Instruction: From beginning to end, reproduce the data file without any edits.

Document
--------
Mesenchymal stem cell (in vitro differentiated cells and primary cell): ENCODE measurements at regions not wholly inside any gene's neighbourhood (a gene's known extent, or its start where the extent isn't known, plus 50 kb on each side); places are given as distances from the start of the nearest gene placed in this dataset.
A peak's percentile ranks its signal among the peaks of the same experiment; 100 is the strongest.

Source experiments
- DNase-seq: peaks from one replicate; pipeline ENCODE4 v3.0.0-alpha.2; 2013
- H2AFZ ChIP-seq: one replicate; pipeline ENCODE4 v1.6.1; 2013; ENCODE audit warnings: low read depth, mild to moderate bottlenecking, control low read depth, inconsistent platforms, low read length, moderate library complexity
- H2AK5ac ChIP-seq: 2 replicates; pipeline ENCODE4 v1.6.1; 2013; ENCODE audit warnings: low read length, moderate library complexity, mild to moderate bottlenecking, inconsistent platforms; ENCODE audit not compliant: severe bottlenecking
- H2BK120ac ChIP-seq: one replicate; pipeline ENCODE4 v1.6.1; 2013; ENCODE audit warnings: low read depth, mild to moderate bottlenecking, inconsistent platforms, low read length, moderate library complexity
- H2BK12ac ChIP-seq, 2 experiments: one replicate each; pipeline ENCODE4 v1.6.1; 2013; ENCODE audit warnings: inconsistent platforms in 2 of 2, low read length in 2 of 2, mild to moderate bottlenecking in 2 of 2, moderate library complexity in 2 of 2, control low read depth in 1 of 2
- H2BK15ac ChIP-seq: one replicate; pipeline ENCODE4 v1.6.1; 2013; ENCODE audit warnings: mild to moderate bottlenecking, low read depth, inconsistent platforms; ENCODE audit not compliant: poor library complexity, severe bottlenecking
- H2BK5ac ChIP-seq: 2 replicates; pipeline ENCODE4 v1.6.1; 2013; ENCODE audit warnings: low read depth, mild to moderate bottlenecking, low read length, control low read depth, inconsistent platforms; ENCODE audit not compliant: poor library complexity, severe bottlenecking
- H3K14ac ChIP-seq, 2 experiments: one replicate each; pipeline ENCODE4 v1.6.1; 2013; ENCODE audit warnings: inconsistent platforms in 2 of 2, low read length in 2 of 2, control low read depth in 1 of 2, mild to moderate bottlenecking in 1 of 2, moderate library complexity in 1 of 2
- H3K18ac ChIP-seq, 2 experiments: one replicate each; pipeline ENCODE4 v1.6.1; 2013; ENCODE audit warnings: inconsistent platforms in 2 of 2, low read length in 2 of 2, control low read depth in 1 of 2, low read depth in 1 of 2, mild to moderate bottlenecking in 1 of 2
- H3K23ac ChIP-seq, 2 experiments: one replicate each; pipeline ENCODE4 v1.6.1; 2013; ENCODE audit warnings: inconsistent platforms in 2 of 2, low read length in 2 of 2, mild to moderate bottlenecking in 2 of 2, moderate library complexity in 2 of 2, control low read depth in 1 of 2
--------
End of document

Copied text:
Mesenchymal stem cell (in vitro differentiated cells and primary cell): ENCODE measurements at regions not wholly inside any gene's neighbourhood (a gene's known extent, or its start where the extent isn't known, plus 50 kb on each side); places are given as distances from the start of the nearest gene placed in this dataset.
A peak's percentile ranks its signal among the peaks of the same experiment; 100 is the strongest.

Source experiments
- DNase-seq: peaks from one replicate; pipeline ENCODE4 v3.0.0-alpha.2; 2013
- H2AFZ ChIP-seq: one replicate; pipeline ENCODE4 v1.6.1; 2013; ENCODE audit warnings: low read depth, mild to moderate bottlenecking, control low read depth, inconsistent platforms, low read length, moderate library complexity
- H2AK5ac ChIP-seq: 2 replicates; pipeline ENCODE4 v1.6.1; 2013; ENCODE audit warnings: low read length, moderate library complexity, mild to moderate bottlenecking, inconsistent platforms; ENCODE audit not compliant: severe bottlenecking
- H2BK120ac ChIP-seq: one replicate; pipeline ENCODE4 v1.6.1; 2013; ENCODE audit warnings: low read depth, mild to moderate bottlenecking, inconsistent platforms, low read length, moderate library complexity
- H2BK12ac ChIP-seq, 2 experiments: one replicate each; pipeline ENCODE4 v1.6.1; 2013; ENCODE audit warnings: inconsistent platforms in 2 of 2, low read length in 2 of 2, mild to moderate bottlenecking in 2 of 2, moderate library complexity in 2 of 2, control low read depth in 1 of 2
- H2BK15ac ChIP-seq: one replicate; pipeline ENCODE4 v1.6.1; 2013; ENCODE audit warnings: mild to moderate bottlenecking, low read depth, inconsistent platforms; ENCODE audit not compliant: poor library complexity, severe bottlenecking
- H2BK5ac ChIP-seq: 2 replicates; pipeline ENCODE4 v1.6.1; 2013; ENCODE audit warnings: low read depth, mild to moderate bottlenecking, low read length, control low read depth, inconsistent platforms; ENCODE audit not compliant: poor library complexity, severe bottlenecking
- H3K14ac ChIP-seq, 2 experiments: one replicate each; pipeline ENCODE4 v1.6.1; 2013; ENCODE audit warnings: inconsistent platforms in 2 of 2, low read length in 2 of 2, control low read depth in 1 of 2, mild to moderate bottlenecking in 1 of 2, moderate library complexity in 1 of 2
- H3K18ac ChIP-seq, 2 experiments: one replicate each; pipeline ENCODE4 v1.6.1; 2013; ENCODE audit warnings: inconsistent platforms in 2 of 2, low read length in 2 of 2, control low read depth in 1 of 2, low read depth in 1 of 2, mild to moderate bottlenecking in 1 of 2
- H3K23ac ChIP-seq, 2 experiments: one replicate each; pipeline ENCODE4 v1.6.1; 2013; ENCODE audit warnings: inconsistent platforms in 2 of 2, low read length in 2 of 2, mild to moderate bottlenecking in 2 of 2, moderate library complexity in 2 of 2, control low read depth in 1 of 2